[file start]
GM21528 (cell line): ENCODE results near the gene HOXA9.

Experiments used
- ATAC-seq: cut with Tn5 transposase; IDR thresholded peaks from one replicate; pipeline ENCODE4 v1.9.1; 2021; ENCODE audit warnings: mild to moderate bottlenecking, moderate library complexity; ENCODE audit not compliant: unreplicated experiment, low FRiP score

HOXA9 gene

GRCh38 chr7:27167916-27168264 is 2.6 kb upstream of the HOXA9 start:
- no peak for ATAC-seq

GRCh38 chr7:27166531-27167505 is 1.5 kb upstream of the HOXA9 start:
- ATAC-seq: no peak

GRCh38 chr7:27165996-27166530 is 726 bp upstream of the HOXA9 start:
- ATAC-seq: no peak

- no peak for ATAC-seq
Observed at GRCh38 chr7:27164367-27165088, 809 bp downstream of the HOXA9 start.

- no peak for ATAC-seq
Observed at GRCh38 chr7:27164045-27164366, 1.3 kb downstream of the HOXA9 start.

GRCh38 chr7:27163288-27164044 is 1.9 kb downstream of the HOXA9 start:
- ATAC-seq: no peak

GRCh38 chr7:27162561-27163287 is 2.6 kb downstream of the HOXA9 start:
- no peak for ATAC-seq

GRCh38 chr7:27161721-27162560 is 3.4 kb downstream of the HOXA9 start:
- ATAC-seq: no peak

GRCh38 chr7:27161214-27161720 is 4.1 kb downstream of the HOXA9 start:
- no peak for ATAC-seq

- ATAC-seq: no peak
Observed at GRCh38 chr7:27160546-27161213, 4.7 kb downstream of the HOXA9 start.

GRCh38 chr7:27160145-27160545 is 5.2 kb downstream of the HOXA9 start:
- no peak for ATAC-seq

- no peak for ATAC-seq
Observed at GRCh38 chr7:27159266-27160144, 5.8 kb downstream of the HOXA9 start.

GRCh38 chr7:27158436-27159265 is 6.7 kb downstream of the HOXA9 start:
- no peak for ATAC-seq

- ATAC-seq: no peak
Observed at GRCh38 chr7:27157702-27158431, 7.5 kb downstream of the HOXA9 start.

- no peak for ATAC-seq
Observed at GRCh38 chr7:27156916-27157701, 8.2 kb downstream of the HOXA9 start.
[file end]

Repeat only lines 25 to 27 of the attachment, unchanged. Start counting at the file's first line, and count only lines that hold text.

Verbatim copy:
GRCh38 chr7:27160145-27160545 is 5.2 kb downstream of the HOXA9 start:
- no peak for ATAC-seq

- no peak for ATAC-seq